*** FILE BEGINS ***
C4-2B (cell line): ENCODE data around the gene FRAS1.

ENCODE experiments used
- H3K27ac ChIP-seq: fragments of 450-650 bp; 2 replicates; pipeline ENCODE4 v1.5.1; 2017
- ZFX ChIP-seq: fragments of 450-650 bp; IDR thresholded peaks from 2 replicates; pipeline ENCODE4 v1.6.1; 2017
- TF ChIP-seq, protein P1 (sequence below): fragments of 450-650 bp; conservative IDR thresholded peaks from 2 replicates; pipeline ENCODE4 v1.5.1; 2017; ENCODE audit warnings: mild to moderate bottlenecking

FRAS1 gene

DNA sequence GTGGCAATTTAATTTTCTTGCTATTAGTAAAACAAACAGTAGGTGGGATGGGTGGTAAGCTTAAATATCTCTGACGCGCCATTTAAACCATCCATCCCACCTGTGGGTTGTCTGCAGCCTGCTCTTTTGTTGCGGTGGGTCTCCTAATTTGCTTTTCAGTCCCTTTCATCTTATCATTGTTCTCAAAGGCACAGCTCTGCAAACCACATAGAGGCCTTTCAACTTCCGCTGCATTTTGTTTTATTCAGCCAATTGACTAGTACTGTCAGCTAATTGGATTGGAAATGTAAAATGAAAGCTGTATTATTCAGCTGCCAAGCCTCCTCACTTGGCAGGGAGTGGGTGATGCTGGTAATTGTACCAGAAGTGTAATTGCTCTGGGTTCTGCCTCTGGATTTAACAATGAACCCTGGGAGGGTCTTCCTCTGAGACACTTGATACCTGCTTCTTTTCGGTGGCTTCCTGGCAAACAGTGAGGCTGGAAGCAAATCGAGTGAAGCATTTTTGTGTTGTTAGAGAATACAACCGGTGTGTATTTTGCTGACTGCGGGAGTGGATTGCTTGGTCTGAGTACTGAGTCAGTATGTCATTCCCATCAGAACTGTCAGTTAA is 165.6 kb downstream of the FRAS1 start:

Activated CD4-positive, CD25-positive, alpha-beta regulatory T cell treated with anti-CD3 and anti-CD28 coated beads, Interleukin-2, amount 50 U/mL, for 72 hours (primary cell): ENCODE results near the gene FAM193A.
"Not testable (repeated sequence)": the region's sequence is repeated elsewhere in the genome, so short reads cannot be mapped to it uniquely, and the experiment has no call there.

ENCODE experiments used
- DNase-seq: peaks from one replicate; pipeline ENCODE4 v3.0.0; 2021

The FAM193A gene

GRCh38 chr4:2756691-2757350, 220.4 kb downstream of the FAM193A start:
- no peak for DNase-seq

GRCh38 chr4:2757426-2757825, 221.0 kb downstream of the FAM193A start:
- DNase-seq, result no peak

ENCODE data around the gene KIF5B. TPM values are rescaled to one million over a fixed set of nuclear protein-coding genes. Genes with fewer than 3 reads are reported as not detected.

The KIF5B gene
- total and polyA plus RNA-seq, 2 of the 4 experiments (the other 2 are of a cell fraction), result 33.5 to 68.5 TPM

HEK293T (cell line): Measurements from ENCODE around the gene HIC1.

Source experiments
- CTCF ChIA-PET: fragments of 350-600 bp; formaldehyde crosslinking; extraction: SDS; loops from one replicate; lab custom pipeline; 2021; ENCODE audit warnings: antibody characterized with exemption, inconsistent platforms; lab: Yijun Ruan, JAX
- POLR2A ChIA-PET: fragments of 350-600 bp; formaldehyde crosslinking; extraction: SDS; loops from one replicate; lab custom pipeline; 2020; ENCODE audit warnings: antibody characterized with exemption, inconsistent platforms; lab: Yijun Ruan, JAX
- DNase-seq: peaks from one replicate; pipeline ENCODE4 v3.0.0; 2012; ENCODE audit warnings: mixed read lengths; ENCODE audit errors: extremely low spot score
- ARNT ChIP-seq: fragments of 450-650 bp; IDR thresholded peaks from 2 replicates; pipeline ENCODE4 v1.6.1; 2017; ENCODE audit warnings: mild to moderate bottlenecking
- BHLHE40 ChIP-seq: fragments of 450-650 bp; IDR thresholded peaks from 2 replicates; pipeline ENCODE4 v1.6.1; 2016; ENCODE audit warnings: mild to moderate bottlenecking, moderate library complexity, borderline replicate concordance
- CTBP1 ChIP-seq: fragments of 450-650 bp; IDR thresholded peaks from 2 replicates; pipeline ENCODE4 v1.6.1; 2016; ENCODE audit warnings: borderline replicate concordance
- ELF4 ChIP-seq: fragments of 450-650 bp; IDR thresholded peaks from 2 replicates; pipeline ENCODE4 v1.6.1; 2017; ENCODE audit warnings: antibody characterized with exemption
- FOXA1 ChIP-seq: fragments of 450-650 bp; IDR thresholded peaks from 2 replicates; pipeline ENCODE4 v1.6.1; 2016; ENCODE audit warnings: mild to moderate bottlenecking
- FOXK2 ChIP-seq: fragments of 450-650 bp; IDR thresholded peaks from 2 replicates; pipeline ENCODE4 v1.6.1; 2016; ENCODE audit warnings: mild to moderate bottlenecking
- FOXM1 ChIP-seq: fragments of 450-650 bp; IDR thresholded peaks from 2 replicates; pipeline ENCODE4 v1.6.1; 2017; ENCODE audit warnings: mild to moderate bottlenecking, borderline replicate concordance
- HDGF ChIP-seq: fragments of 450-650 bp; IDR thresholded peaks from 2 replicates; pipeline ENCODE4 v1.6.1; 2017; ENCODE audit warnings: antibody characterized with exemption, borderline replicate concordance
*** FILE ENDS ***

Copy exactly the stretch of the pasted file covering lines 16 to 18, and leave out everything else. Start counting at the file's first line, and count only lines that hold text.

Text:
- DNase-seq, result no peak

ENCODE data around the gene KIF5B. TPM values are rescaled to one million over a fixed set of nuclear protein-coding genes. Genes with fewer than 3 reads are reported as not detected.

The KIF5B gene